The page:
[Edu-sig] Pythonic Math must include...
Gregor Lingl
gregor.lingl at aon.at
Mon Jan 19 00:31:36 CET 2009
kirby urner schrieb:
> I think you're correct that the sieve best works with a pre-specified
> finite domain:
>
....
>> To continue work in this area one (or at least me) has to have
>> some criteria to judge the solutions.
>> Clearly it was advantageous if there was some consensus about
>> these criteria in the community.
>>
>
> Fortunately, we have hundreds of years of math pedagogy, so in terms
> of avoiding quarrels, start with what's already on the books are "must
> have" and just render it Pythonically.
....
>> There should be some criteria concerning
>> (a) the choice of problems and themes,
>> e.g. to prefer small problems that expose a single idea - or rather not
>> ... etc.,
>> as well as some
>> (b) code related criteria, like clarity, conciseness, efficiency, beauty (!)
>> etc., ranked according to
>> their priorities.
>>
>
> This will be up to each professional teacher in whatever walk of life
> -- to judge what to include and what to exclude. Each teacher will
> find her or himself in agreement with some, disagreement with others,
> over what to include. Twas ever thus.
>
I think it's not that easy. I'd like to dive a bit into this topic,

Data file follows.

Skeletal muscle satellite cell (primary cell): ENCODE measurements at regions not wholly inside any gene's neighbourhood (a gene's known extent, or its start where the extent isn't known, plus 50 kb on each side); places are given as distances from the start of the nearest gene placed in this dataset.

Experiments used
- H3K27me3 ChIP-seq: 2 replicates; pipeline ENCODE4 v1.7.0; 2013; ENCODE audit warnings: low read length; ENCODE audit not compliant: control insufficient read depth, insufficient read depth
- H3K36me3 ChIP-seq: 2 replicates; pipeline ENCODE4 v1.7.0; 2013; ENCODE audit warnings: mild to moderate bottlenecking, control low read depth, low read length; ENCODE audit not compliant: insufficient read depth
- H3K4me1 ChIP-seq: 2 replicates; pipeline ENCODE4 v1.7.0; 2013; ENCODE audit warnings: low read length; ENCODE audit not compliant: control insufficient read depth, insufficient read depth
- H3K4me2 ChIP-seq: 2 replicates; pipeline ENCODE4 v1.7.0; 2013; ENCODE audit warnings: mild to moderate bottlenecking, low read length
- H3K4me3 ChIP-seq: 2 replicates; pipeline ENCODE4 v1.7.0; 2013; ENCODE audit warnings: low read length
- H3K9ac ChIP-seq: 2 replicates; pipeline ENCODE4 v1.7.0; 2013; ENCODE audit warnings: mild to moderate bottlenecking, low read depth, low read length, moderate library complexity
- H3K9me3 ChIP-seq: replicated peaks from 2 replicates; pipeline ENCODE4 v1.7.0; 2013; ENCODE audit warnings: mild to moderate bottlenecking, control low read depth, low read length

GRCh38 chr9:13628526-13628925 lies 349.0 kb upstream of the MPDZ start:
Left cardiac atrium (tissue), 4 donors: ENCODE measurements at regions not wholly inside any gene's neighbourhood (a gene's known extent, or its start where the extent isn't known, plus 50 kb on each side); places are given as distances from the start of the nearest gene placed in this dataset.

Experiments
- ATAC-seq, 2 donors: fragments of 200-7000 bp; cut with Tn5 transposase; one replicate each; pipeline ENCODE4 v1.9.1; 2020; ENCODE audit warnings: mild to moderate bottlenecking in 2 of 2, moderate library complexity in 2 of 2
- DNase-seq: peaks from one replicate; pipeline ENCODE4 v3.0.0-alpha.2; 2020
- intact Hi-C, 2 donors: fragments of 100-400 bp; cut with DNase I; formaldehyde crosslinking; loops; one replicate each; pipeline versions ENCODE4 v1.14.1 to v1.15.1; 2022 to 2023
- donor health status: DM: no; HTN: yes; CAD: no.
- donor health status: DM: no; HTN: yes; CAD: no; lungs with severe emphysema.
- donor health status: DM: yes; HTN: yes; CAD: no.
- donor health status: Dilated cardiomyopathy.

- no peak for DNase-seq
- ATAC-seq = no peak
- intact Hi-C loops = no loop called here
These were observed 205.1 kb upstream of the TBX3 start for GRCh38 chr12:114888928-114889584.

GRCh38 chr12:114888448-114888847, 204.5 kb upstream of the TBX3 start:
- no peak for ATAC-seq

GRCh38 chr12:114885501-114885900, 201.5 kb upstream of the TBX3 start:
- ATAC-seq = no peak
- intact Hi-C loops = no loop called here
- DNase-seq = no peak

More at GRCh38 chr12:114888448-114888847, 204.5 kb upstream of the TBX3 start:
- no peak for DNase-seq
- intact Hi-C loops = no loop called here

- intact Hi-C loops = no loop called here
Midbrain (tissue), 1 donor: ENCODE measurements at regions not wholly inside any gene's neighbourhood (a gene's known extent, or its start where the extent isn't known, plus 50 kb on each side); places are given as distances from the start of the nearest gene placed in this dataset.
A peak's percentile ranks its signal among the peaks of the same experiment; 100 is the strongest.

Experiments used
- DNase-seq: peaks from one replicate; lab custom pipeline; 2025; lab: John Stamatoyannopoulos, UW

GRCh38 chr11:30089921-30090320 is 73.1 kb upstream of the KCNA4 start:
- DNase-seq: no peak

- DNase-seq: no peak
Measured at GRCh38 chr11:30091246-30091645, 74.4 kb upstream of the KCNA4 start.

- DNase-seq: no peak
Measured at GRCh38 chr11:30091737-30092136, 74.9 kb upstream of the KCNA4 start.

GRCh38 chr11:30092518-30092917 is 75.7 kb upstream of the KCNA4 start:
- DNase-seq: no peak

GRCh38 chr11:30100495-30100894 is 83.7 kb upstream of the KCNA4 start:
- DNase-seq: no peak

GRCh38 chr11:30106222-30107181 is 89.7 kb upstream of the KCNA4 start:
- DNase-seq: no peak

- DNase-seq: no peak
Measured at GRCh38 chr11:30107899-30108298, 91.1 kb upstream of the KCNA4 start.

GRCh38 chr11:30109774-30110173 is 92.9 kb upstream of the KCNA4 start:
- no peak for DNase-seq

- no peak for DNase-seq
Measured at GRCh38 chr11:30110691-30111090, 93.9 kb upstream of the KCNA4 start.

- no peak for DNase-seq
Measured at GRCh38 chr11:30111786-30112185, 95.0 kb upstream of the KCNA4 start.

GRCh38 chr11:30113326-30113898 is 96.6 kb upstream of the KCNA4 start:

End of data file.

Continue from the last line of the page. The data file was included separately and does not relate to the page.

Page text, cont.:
resuming the code examples
given in this thread and adding a few additional ideas. What concerns
efficiency, I've
measured the time to compute the 9592/9593 primes in the range up to
100000 and (in order to
get some idea how the algorithm scales) also those up to 500000 (on my
machine).
Here is your, Kirby's, code:
def primes():
sofar = [-1, 2,3] # a running start, -1 proposed by J.H. Conway
yield sofar[0] # get these out of the way
yield sofar[1] # the only even prime
yield sofar[2] # and then 3
candidate = 5 # we'll increment from here on
while True: # go forever
for factor in sofar[1:]: # skip -1 (or don't use it in the first
place)
if factor ** 2 > candidate: # did we pass?
yield candidate # woo hoo!
sofar.append(candidate) # keep the gold
break # onward!
if not candidate % factor: # oops, no remainder
break # this is a composite
candidate += 2 # next odd number please
Time: 100000: 1.71 s 500000: 42.72 s
-----
Michel Paul's code:
def primes():
sofar = [-1, 2,3] # a running start, -1 proposed by J.H. Conway
yield sofar[0] # get these out of the way
yield sofar[1] # the only even prime
yield sofar[2] # and then 3
candidate = 5 # we'll increment from here on
while True: # go forever
for factor in sofar[1:]: # skip -1 (or don't use it in the first
place)
if factor ** 2 > candidate: # did we pass?
yield candidate # woo hoo!
sofar.append(candidate) # keep the gold
break # onward!
if not candidate % factor: # oops, no remainder
break # this is a composite
candidate += 2 # next odd number please
Time: 100000: 1.58 s 500000: 32.25 s
-----
I've modified this one slightly, with a surprising effect
(I conjecture mainly due to avoiding copying p repeatedly):
def primes():
yield(-1)
p = [2, 3]
for x in p: yield x
def is_prime(n):
for factor in p:
if factor**2 > n: return True
if n%factor == 0: return False
multiple = 6
while True:
for cand in multiple-1, multiple+1:
if is_prime(cand):
yield cand
p.append(cand)